We decided we would go into it with a cap on the songwriting where we would write at least the basic bones of every song within an hour, and that would force us from overthinking, and over-analyzing every step of the way.

We went home that night after drinking a little bit after the show, and wrote the song “Do You Wanna Come Over” in like 40 minutes, and we were like – this is cool, this is a lot of fun, this was exactly what we wanted.

(We) sent it over to Danny, and then just decided to keep it rolling on the fun train the entire course of this band’s history.

I noticed in all the “likes” you listed when you were discussing pop songwriting, not once did you say – do I like it? It was will the artist like it, will the A&R like it, will the manager like it? At no point did you say – will I like it? 

Chris: Yup. Good catch.

Lyndsi: Exactly. Which was part of the inspiration, and it just came so easily, and naturally, and anytime we started to spiral out on a thought, like, “Is that good? Is it not?” we were just like, let’s just go with it, trust your instinct.

From the very beginning it started out as just being really easy. With our songwriting, and performances, it’s just always fun.

Chris: I think we’ve been doing it for so long it didn’t make sense to be in a band that was stressful. I feel like all of us have had bands that have had drama, and were just more trouble than they were worth, so from the very beginning it was like, OK, let’s just do it with our best friends, and just keep it all simple.

Danny and I have a great dynamic.

Lyndsi and I also have a good dynamic.

I should hope so! 

Everyone: {laughs}

Chris: Our unofficial fourth member is my writing partner Eric (Straube), who is one of my other best friends. (He) helps us write some of the songs, and plays bass for us live, but just doesn’t like taking pictures, and doing interviews, and that kind of stuff. He’s in the background doing his own thing, but still is a very important piece of our puzzle, and he is so easy to get along with.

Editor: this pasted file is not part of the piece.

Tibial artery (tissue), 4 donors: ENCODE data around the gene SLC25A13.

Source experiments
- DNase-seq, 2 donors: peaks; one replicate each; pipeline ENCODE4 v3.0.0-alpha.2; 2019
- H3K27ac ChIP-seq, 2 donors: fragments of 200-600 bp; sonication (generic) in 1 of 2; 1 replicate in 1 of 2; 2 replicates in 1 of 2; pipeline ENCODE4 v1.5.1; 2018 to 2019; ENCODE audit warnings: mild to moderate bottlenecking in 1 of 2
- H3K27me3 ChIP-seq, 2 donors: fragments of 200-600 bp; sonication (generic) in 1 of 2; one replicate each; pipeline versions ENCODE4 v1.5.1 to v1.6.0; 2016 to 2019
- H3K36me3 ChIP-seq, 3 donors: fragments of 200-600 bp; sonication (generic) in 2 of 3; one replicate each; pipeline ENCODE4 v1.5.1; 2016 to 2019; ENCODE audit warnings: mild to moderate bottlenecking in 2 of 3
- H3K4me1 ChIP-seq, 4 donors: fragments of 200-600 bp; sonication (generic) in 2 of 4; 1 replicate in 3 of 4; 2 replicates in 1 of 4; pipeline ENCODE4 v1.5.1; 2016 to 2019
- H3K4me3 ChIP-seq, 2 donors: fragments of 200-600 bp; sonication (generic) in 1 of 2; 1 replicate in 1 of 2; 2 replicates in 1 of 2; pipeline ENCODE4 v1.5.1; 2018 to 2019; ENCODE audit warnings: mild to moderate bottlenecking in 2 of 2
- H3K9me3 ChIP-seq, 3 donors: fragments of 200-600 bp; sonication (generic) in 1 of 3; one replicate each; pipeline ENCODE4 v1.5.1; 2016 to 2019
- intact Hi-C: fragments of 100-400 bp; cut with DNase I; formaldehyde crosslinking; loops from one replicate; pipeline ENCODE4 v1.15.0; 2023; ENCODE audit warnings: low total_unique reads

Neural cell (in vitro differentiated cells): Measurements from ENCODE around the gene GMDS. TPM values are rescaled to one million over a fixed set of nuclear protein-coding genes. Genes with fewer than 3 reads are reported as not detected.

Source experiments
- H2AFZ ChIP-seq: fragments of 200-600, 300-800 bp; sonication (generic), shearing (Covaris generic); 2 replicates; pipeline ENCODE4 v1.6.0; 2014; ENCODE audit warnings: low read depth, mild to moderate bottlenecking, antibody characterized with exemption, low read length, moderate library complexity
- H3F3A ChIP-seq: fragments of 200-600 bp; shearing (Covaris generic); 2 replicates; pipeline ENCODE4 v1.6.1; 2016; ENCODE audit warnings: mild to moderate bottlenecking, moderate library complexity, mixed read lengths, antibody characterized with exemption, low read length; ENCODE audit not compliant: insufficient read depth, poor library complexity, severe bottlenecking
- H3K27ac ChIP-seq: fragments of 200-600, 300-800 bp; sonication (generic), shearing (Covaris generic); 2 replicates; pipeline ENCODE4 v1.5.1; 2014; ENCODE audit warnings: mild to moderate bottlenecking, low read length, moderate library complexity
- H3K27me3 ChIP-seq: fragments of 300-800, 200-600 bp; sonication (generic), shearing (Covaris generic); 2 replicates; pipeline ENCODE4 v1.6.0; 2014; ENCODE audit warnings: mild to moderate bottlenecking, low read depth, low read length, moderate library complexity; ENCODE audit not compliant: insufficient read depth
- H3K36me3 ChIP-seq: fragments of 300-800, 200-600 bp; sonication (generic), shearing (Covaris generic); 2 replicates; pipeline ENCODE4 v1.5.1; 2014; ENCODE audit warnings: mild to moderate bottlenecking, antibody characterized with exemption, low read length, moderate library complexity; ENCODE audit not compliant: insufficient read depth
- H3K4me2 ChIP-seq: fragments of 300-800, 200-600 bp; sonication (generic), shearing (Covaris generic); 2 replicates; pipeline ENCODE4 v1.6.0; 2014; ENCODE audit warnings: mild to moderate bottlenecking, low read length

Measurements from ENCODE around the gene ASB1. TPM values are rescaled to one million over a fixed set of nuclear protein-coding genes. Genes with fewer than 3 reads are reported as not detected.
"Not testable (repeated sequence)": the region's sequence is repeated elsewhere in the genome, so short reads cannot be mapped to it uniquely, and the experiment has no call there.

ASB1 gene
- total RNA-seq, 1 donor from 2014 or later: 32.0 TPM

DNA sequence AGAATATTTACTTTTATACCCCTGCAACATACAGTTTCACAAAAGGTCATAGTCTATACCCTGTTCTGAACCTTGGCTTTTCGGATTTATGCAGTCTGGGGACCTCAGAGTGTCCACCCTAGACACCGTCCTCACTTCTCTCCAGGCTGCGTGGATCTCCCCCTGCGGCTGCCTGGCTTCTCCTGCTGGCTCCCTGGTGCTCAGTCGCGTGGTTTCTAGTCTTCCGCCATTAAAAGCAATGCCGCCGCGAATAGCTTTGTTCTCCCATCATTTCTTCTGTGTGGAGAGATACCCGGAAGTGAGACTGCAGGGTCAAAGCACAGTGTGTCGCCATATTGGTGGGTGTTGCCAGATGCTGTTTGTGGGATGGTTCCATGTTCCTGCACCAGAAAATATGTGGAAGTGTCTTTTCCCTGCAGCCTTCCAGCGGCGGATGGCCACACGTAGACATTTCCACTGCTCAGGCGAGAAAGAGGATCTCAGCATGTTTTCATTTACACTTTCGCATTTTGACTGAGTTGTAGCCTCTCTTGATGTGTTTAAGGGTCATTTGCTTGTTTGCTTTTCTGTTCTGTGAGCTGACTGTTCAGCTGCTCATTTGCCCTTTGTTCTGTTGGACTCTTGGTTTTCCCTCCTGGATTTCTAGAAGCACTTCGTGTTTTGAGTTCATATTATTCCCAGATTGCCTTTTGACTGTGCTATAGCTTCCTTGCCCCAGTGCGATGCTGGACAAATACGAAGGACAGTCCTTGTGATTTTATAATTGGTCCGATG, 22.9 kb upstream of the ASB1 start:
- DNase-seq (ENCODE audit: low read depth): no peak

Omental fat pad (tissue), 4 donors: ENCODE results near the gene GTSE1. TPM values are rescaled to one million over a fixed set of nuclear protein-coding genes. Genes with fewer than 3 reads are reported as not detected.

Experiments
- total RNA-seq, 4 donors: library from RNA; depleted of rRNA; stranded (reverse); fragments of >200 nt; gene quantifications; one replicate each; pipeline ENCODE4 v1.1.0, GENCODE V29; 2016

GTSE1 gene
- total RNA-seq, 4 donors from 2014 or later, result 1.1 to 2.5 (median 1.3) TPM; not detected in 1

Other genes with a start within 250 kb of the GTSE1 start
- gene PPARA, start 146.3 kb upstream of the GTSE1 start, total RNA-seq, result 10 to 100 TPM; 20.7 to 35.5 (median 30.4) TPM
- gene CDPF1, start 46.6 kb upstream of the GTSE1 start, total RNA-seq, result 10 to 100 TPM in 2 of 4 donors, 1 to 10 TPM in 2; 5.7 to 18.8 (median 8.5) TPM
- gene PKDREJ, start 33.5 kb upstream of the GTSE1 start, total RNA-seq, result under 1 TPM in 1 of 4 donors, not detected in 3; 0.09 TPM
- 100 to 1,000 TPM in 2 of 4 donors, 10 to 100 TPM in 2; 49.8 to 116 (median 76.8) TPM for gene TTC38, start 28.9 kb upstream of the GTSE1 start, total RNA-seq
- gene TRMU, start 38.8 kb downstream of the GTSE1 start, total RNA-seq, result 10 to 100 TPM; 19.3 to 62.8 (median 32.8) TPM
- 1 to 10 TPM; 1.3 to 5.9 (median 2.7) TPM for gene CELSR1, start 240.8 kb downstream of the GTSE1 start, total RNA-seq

That’s just what we wanted, a band that was easy and fun, and I think we’ve kept that going.

Lyndsi: We should give him some kind of incognito name that he goes by in Tidal Babes.

Your lyrics are equal parts fun, and truth. What other musical ingredients would you say makes a Tidal Babes song a Tidal Babes song? 

Lyndsi: I think we intentionally try to keep it edgy.

Chris and I really pay attention to lyrics in songs, and we wanted it to be something that was like different little details in the lyrics where you’re like, oh, that’s kind of interesting.

The idea of the L.A. fashionistas mixed with the West Coast punk scene all together, I think that’s kind of the story we try to tell in our songs.

Chris: I feel like we make an effort to keep the lyrics pretty conversational, not too heavy, not too metaphorical. We want it to seem like stuff that you would overhear people talking about at a bar in L.A., rather than deep poems about meaningful things that hurt us in the past.

We wanted to just keep it very light … where it’s easily accessible to everyone. We wanted to take people to having a margarita on the beach. If they’re in the middle of a blizzard in Minnesota, we wanted them to be able to throw on a Tidal Babes song, and imagine that they’re at some rooftop bar on Sunset, or something like that. We tried to keep the lyrics very easy, and conversational, for that reason.

Lyndsi: I also think not being from California, growing up I always had this idea of California – it’s sunny, it’s beautiful, the people there are so chill, and palm trees. So I think I definitely romanticized California before I moved here, and then, of course, moving here it was like, oh yeah, it’s amazing. I always try and picture that image when we’re doing our songwriting, and I think that’s the image we try to quote-unquote sell.

Chris: Yeah, Southern California.

I heard your upcoming single, “All Night,” and the opening lyric “You stole my heart / you stole my car,” is something I’d love to overhear someone say in a bar! 

Lyndsi: Exactly! {laughs}

Did that actually happen? 

Chris: It is an anecdote that I did overhear from one of my friends growing up, so it is based on a true story, but did not happen to me.

Wow. I’m glad it didn’t happen to you, but I’m also kind glad it happened in real life. I don’t know why, I just am. 

Everyone: {laughs}

Lyndsi: Having truth to it makes it interesting.

Chris: Yeah, one of my friends way back in the day was dating this just total shitbag of a dude who was very addicted to drugs, and addicted to danger, and I don’t know why, but she just couldn’t get over him. He would do dumb shit like steal all of the money from her purse to go buy drugs. One time she was supposed to go to work, and her car was gone, and she didn’t know what to do. She didn’t call the police because she didn’t want him getting in trouble, but dude didn’t come back for like five days.

Lyndsi: That is so insane.

You report that car stolen! 

Chris: She was a sucker for him, man.

You had a show with the Dollyrots, who I know are a fun, wild time. With that in mind, what’s the most trouble you’ve gotten into, or almost gotten into, at a show, or on the road?